9 Simple Tips to Communicate with the Deaf

The Deaf cannot communicate with others the way we do. Is that the only reason we call them disabled? If that’s the only reason, then they are not disabled. The deaf have a highly evolved system of communication between them. With a little effort, we can also learn to communicate with them. It is our moral responsibility to ensure that they are part of our system. Follow the 9 simple tips to communicate with the deaf and break the barriers.

Sign language uses hands to convey the words or a sentence. Hence for a deaf person signs are the words which they read with their eyes.


What is Sign Language?

The deaf or the Hearing Impaired have their own language. It’s known as Sign Language. Sign language makes use of visual actions to convey messages. Sign language is not limited to use of hands. Facial expressions, body movements and gestures also play an important role.

How Many Languages do we Have in the World?

According to Ethnologue, the Encyclopedia of languages, there are 7105 known living languages. How many do you speak? Many people speak just one language. The deaf also speak one language, the sign language.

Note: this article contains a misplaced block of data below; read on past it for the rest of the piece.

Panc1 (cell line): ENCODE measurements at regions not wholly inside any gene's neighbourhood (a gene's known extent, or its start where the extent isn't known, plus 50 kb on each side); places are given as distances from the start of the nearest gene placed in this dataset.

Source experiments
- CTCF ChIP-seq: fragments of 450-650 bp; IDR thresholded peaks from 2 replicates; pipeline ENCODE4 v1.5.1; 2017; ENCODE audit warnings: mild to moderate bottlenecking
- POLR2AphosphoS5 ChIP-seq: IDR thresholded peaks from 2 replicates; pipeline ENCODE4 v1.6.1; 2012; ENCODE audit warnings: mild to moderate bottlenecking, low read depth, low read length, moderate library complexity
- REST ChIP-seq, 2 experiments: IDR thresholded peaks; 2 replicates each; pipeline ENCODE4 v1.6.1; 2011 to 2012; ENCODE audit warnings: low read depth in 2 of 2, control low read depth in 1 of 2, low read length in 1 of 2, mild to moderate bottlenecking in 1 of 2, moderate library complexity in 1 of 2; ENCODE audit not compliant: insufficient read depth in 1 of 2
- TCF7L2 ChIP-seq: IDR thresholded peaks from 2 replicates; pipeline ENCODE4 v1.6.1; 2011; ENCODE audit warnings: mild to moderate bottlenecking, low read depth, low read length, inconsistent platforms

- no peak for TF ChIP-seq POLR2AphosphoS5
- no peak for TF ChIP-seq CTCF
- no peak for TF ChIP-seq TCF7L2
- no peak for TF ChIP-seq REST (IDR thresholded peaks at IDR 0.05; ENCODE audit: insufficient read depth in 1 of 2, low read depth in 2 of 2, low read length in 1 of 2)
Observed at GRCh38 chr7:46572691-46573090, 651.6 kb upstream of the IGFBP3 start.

How do the Deaf Communicate?

The Hearing Impaired or the HOH (Hard of Hearing) predominantly use the sign language. Their other senses are highly developed. They are keen observers and are very good at lip reading. They are also sharp at reading facial expressions and interpreting body language.

How Should a Normal Person Communicate With the Deaf?

If we are aware that the other person has a Hearing loss we can make things easier for them. Our interaction will be beneficial to them if we follow these simple rules.

The 9 Simple Tips to Communicate with the deaf

Ideal distance while talking to the deaf blog image
Ideal distance while talking to the deaf
  1. The Hearing Impaired rely heavily on Lip Reading. We should take care that they have a clear view of our lips. Keep a distance of not more than 1 to 1.2 meters.
  2. Do not cover your mouth. Ensure that you are not standing in the shadow. They should have a clear view of your lip movement.
  3. Speak in a normal voice, do NOT SHOUT. The person may be suffering from a Profound hearing loss or other Types of Hearing Loss. In this case, he or she may request you to speak a little louder. Make sure that you are forming the words clearly with your lips.
  4. Look at the person straight in the eyes. Your eye moments and facial expressions will help them understand you better.
  5. You may be unable to convey your message in the first attempt. Change your expressions or hand movements and try again. Make use of your hands, it will help them understand your point. Do not hesitate to point at some object in the room to convey your message. For example, point at the chair if you want them to sit down.
  6. If you are having trouble getting your point across, reach for a paper and pen to write down.
  7. If you are talking to more than one person, look at other persons also in turns.
  8. If you are unable to get your point across, do not close the topic in frustration. It may offend them. Use other actions to restart your conversation.